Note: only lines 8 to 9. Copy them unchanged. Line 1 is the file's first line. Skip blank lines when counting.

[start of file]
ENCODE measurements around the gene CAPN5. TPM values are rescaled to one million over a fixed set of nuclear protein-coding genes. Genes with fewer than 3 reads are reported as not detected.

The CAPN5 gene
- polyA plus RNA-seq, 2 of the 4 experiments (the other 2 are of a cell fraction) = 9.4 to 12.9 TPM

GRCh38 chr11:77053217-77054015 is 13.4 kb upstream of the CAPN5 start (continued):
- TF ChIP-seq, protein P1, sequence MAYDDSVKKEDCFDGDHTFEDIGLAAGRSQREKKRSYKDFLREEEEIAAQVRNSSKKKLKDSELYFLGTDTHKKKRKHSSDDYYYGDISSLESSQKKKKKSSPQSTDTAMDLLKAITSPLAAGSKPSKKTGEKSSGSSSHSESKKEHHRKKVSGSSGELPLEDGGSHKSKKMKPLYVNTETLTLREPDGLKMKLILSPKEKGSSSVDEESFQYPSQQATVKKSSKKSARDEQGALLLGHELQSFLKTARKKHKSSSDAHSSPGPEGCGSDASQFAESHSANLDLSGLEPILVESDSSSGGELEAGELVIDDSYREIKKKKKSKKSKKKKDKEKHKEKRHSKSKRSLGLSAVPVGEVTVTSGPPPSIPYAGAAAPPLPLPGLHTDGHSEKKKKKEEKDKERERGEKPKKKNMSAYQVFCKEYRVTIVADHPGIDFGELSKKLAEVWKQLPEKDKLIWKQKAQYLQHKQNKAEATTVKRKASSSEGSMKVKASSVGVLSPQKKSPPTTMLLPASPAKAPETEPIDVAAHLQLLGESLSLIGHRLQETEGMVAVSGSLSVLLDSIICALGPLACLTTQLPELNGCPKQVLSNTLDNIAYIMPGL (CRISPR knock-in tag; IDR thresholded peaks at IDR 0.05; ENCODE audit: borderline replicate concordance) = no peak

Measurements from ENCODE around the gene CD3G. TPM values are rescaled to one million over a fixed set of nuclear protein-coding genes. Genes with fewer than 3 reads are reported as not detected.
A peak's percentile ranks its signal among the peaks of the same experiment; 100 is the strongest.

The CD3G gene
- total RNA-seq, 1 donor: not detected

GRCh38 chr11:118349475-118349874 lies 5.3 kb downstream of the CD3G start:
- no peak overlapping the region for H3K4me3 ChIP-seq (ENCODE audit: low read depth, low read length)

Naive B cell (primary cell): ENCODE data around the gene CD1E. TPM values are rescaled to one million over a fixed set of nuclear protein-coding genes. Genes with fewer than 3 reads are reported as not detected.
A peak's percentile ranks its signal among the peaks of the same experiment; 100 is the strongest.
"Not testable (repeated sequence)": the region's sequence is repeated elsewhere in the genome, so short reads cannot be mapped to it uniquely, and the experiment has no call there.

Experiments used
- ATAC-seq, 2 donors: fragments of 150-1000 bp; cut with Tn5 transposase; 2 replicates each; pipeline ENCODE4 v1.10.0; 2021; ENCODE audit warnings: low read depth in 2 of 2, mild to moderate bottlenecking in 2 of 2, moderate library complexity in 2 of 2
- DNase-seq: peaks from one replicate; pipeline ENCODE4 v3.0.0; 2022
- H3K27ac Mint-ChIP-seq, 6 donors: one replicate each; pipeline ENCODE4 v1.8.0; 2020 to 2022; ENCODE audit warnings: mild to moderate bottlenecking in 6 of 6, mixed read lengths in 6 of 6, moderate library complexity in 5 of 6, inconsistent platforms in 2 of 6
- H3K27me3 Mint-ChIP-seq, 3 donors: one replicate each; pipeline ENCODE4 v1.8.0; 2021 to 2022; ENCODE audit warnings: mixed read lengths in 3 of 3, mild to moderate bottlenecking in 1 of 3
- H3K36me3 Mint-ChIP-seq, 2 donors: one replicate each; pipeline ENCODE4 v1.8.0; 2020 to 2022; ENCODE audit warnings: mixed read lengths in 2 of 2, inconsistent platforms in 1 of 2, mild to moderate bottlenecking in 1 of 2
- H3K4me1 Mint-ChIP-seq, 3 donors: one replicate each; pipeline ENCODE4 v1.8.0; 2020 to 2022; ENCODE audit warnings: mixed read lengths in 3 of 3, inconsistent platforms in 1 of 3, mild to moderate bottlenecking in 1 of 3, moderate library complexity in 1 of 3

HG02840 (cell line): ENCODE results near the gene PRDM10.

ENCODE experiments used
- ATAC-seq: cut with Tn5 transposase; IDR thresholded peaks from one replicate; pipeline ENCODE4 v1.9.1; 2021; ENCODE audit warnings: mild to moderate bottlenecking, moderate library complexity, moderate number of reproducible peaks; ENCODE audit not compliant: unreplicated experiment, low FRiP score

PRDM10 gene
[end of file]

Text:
The CD3G gene
- total RNA-seq, 1 donor: not detected